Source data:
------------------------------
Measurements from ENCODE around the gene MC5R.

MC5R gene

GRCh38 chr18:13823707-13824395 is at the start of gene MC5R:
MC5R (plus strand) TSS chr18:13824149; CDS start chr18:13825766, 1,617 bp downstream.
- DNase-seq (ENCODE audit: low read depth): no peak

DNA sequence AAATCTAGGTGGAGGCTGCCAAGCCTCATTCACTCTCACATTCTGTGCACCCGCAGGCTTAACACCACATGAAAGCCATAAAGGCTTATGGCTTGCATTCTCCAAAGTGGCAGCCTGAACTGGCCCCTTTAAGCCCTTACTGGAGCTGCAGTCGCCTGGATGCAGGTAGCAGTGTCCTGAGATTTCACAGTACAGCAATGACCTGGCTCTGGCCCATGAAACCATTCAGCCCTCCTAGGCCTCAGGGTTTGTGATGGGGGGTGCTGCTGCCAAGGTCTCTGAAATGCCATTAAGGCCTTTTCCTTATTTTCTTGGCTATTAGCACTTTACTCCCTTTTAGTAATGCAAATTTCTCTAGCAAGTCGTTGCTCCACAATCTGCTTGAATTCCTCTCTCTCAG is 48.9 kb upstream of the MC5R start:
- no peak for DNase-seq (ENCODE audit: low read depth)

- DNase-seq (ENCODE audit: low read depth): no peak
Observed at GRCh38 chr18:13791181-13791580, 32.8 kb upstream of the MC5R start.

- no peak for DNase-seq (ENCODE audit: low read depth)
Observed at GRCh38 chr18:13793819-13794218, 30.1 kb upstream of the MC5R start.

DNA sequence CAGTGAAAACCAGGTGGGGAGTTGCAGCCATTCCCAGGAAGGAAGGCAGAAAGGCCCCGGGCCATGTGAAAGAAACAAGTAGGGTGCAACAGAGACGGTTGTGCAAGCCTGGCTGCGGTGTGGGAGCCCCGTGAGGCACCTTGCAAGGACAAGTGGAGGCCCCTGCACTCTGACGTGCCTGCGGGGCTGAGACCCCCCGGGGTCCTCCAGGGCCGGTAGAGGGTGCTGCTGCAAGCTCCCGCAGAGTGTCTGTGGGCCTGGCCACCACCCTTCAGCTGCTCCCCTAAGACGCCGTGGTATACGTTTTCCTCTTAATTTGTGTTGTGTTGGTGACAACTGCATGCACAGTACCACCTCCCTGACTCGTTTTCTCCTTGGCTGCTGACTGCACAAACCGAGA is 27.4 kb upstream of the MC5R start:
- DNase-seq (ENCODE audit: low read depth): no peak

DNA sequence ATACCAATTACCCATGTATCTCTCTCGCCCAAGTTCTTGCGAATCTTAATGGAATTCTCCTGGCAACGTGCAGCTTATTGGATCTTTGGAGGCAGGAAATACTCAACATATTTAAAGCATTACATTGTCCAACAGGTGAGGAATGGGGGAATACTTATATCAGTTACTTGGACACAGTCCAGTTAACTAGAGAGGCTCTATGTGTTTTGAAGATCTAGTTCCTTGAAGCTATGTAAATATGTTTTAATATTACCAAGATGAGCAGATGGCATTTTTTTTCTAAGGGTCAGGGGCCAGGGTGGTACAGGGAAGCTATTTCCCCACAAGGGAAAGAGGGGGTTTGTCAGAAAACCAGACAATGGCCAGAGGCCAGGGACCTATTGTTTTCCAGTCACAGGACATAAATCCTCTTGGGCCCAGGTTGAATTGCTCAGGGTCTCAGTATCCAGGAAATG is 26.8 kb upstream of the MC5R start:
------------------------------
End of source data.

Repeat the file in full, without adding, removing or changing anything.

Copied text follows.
Measurements from ENCODE around the gene MC5R.

MC5R gene

GRCh38 chr18:13823707-13824395 is at the start of gene MC5R:
MC5R (plus strand) TSS chr18:13824149; CDS start chr18:13825766, 1,617 bp downstream.
- DNase-seq (ENCODE audit: low read depth): no peak

DNA sequence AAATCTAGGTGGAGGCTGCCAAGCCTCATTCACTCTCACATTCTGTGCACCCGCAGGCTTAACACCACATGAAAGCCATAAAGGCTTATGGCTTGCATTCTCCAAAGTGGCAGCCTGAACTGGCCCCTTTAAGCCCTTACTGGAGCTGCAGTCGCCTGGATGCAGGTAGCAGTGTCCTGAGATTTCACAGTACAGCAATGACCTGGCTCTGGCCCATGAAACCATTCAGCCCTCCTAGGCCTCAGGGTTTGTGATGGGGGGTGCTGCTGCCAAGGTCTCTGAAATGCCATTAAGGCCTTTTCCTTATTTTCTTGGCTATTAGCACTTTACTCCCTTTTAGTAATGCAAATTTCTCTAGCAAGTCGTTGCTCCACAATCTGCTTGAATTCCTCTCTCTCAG is 48.9 kb upstream of the MC5R start:
- no peak for DNase-seq (ENCODE audit: low read depth)

- DNase-seq (ENCODE audit: low read depth): no peak
Observed at GRCh38 chr18:13791181-13791580, 32.8 kb upstream of the MC5R start.

- no peak for DNase-seq (ENCODE audit: low read depth)
Observed at GRCh38 chr18:13793819-13794218, 30.1 kb upstream of the MC5R start.

DNA sequence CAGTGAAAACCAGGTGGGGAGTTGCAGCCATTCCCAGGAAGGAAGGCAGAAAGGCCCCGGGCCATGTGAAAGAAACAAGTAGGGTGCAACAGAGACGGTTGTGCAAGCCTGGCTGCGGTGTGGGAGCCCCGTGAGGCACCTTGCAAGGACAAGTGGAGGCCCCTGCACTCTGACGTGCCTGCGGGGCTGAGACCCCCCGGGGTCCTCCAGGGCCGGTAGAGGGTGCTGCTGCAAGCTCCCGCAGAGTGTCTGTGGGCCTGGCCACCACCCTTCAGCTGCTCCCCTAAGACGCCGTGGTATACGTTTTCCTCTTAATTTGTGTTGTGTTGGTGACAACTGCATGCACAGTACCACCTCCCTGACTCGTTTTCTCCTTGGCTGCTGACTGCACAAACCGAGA is 27.4 kb upstream of the MC5R start:
- DNase-seq (ENCODE audit: low read depth): no peak

DNA sequence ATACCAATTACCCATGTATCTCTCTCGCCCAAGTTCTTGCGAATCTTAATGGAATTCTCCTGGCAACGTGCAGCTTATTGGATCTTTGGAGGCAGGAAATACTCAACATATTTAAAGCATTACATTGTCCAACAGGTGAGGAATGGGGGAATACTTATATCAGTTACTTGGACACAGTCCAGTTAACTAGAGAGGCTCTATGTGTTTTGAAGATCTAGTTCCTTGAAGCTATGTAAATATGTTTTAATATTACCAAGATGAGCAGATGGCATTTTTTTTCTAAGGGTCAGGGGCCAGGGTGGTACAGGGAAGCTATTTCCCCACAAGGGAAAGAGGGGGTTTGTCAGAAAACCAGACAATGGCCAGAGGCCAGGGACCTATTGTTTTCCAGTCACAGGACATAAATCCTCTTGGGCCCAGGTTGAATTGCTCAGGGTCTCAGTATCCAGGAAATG is 26.8 kb upstream of the MC5R start: